We popped into Waimaru to check that all was well after John and Nev's somewhat hasty departure; it was.

After lunch, John rang to ask me to turn off the gas cylinder, so I nipped back to do that whilst Sheila was away.

Since then, we've had a quiet afternoon; we went into the lodge to put a couple of pans back that Sheila had rewashed and to collect a box of latex gloves I'd left in there.

Tomorrow, it's into Derby to get my eyes seen to. I've no idea how I'll feel after, so don't be surprised if there is no, or a very brief blog. If necessary, Sheila has editing rights here so can blog on my behalf if it comes to it.

Tuesday, 23 September 2014

Settling back down

We're getting back into the routine of living in the marina; the Ocado delivery turned up just fine not long after ten.

At the time we had just finished helping John and Nev tie Waimaru on Y4; a family emergency means that they've had to return home. We hope everything gets sorted for them soon; at least it means we'll get to see them again. It was another great night last night, anyway.

Helen came round for a coffee after lunch and brought us up to date on what's been happening whilst we were away.

Elanor and Sally are coming over at six to get some exercise.

I don't often use the blog to plug restoration projects, but the Lichfield and Hatherton is one that we think well of, so I thought I'd give this a mention:

LICHFIELD & HATHERTON CANALS RESTORATION TRUST

Lloyds Bank - Community Fund 2014 grant

The Trust has applied for a grant up to £3,000 towards extending
the Heritage Towpath Trail along the Lichfield Canal.

The Trust is now one of four contenders in the local group: the best good cause gets £3,000, 2nd £2,000, 3rd £1,000, 4th £500, determined by the extent of support by public vote.

Voting is very simple by going to https://lly-cf.com/LNC and click ‘VOTE FOR US’.
You might be able to cascade it to others through Facebook, Twitter or Linkedin.

Also, one can send a text message ‘VOTE LNC’ to 61119.

Those in the Lichfield area can visit Lloyds Bank branches in Lichfield, Rugeley or Uttoxeter and place as many plastic tokens as possible in the collecting box in the bank.

PLEASE SUPPORT OUR CAUSE NOW, AND ASK OTHERS TO DO SO TOO
before the closing date of 10th October 2014. Thank you!

Bob Williams, Director
Lichfield & Hatherton Canals Restoration Trust Ltd.
Phone: 01543 671427 Mobile: 07973 293834


See you tomorrow!

Monday, 22 September 2014

A good weekend

I didn't get round to blogging yesterday because we'd met up with the Campbells on Waimaru for a cup of tea and what with one thing and another didn't finish with them until late. They'd worked up from Shardlow during the morning and we rendezvoused with them by Potlock's Bridge in mid afternoon.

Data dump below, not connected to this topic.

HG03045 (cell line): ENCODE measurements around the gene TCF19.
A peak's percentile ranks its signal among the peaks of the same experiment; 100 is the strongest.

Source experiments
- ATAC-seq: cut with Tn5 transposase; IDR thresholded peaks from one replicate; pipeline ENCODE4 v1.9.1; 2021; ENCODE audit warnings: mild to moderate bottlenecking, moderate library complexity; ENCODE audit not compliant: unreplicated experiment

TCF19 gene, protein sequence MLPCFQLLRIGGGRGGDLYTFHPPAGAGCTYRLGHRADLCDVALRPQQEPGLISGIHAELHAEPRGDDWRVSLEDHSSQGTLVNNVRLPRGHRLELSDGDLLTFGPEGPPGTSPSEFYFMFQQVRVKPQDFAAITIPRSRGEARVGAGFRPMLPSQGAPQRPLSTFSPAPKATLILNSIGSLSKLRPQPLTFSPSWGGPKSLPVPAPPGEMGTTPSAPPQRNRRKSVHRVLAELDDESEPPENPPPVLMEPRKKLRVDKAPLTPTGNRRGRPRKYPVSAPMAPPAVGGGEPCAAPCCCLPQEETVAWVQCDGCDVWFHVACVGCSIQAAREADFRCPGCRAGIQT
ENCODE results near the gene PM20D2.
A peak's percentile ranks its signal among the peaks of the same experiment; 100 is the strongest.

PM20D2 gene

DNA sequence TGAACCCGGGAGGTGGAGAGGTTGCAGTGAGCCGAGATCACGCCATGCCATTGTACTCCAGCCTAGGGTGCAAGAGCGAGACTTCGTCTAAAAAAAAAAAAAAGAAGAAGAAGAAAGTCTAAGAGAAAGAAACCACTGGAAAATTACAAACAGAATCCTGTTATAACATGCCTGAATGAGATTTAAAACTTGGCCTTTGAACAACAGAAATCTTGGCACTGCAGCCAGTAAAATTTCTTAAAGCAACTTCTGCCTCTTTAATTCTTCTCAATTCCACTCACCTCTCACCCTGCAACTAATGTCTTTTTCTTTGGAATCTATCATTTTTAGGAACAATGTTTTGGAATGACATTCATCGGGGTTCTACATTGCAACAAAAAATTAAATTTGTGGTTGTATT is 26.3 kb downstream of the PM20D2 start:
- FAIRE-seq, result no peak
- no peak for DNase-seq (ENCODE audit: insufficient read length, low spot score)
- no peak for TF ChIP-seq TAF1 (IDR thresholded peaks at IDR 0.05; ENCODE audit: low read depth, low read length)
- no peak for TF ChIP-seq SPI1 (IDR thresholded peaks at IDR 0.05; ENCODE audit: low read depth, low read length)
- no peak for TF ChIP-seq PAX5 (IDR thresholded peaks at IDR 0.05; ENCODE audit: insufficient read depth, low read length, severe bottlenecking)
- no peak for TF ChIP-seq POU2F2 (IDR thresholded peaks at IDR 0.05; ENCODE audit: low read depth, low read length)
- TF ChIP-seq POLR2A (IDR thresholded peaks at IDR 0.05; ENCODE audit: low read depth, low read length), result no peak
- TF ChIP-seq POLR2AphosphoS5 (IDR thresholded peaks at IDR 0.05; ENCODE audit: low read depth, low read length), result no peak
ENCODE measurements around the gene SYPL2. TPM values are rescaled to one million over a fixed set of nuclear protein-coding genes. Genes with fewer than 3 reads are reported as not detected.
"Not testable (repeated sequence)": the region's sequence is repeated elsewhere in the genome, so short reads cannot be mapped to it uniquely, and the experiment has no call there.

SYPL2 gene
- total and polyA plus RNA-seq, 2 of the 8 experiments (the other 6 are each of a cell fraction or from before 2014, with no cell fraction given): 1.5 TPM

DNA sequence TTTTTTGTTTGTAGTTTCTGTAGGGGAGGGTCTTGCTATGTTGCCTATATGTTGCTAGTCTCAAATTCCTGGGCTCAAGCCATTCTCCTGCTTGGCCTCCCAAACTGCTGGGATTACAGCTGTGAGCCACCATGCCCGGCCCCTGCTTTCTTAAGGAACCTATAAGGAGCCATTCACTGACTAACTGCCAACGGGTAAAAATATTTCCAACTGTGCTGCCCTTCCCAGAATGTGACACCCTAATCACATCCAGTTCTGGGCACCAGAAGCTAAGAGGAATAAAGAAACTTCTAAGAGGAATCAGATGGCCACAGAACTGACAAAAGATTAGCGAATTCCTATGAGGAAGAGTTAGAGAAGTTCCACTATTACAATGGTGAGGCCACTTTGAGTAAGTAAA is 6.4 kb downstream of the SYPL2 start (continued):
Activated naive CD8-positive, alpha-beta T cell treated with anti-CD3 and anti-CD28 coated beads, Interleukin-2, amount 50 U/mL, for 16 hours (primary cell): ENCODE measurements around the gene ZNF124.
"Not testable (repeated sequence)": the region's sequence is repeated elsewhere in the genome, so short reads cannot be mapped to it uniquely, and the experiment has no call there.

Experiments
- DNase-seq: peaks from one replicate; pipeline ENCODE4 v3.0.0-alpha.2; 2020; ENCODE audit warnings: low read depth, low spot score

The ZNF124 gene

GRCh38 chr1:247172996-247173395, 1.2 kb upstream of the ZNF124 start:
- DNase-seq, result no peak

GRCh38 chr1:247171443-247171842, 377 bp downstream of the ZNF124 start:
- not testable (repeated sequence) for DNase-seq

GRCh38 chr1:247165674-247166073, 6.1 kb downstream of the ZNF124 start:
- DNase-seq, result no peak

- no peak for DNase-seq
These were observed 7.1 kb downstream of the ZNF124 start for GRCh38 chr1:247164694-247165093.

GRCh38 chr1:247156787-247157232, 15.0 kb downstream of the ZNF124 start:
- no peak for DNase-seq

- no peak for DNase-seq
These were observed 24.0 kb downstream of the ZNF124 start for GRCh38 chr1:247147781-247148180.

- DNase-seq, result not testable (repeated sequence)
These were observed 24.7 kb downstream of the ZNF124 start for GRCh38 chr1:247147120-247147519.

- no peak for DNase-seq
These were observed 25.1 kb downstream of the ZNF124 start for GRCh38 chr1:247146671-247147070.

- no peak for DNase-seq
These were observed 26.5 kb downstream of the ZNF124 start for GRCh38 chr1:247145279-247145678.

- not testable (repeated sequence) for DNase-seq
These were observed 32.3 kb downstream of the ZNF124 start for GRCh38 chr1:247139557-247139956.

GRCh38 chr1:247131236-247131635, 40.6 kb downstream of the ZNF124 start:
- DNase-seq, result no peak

After tea and goss on board, we all came back to the marina to examine the Boardwalk, take a look at the outside of Walnut Lodge and we ended up on Sanity Again for a glass of wine. When the idea of meeting up had first been mooted, we'd hoped that the Bistro would have started trading, but that's not going to happen until early next month now.

So I broke out some supplies from the store cupboards and we ate on board.

All in all, a very good day.

We're meeting again at half ten in the Willow Tree for hot chocolate so I thought I'd get a quick blog post done to both catch up and anticipate not being able to do one later.

Apart from socialising, the two main tasks today are the Monday wash (Sheila) and getting the Owners' Group database as complete as possible ready for the transfer to the new site in its new home.

Back again tomorrow...

Saturday, 20 September 2014

Home again

The problem with having a busy day, indeed a great one, is that it's hard to find the energy to blog about it!

Waking early, at five in fact, we had a leisurely tea in bed then got breakfast in time to get going at seven. This had the advantage of doing a lot of boating before pretty well anyone else was on the move.

It's such a well known run we can almost do it in our sleep; just as well, probably, in view of our dozy state.

By nine things were getting busier as we got towards the end of the locking. Sheila had run a washload as we went so as to have stuff ready to tumble on our arrival. It was around half twelve when we arrived; the dog training class was in full swing in the heritage field on the left of the access channel as you enter the marina.

I'm pleased to say that I managed the turn in, with Sheila's expert help, without hitting anything and embarrassing Sally. The approach to the pontoon wasn't quite as good, but you can't have everything. By the time we'd got tied, Elanor and Sally had joined us. After a late lunch, we got out the isolation transformer and connected up the shoreline.

Nothing happened. This was a bit ironic – I'd been a bit worried that the batteries were still taking a lot of charge from the alternator before we stopped and now I couldn't get the charger powered up.